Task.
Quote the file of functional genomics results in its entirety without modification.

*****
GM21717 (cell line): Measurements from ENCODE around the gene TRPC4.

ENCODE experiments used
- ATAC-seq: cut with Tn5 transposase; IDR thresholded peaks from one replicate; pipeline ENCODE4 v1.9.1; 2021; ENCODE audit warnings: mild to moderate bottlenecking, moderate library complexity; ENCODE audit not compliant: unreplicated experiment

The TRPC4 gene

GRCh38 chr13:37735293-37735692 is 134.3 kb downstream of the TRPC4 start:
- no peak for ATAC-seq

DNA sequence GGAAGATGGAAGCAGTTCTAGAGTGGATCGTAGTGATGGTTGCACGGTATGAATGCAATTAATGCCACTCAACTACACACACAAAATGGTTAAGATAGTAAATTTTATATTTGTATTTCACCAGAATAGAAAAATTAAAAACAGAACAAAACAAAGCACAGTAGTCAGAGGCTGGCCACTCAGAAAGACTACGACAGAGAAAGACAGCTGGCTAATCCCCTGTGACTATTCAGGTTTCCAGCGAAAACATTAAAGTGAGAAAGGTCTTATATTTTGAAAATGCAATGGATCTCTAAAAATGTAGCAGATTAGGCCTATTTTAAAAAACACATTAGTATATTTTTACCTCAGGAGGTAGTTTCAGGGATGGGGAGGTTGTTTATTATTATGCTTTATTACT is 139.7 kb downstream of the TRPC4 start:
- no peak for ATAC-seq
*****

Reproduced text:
GM21717 (cell line): Measurements from ENCODE around the gene TRPC4.

ENCODE experiments used
- ATAC-seq: cut with Tn5 transposase; IDR thresholded peaks from one replicate; pipeline ENCODE4 v1.9.1; 2021; ENCODE audit warnings: mild to moderate bottlenecking, moderate library complexity; ENCODE audit not compliant: unreplicated experiment

The TRPC4 gene

GRCh38 chr13:37735293-37735692 is 134.3 kb downstream of the TRPC4 start:
- no peak for ATAC-seq

DNA sequence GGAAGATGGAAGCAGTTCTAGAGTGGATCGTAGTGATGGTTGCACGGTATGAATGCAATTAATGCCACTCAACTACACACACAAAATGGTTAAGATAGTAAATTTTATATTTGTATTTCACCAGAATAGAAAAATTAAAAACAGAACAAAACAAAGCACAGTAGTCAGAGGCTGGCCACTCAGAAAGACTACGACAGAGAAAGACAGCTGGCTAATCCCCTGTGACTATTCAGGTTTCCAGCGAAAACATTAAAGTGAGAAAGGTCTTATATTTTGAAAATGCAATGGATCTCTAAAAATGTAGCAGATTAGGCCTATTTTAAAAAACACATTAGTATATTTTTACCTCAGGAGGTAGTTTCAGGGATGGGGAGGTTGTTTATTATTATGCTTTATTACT is 139.7 kb downstream of the TRPC4 start:
- no peak for ATAC-seq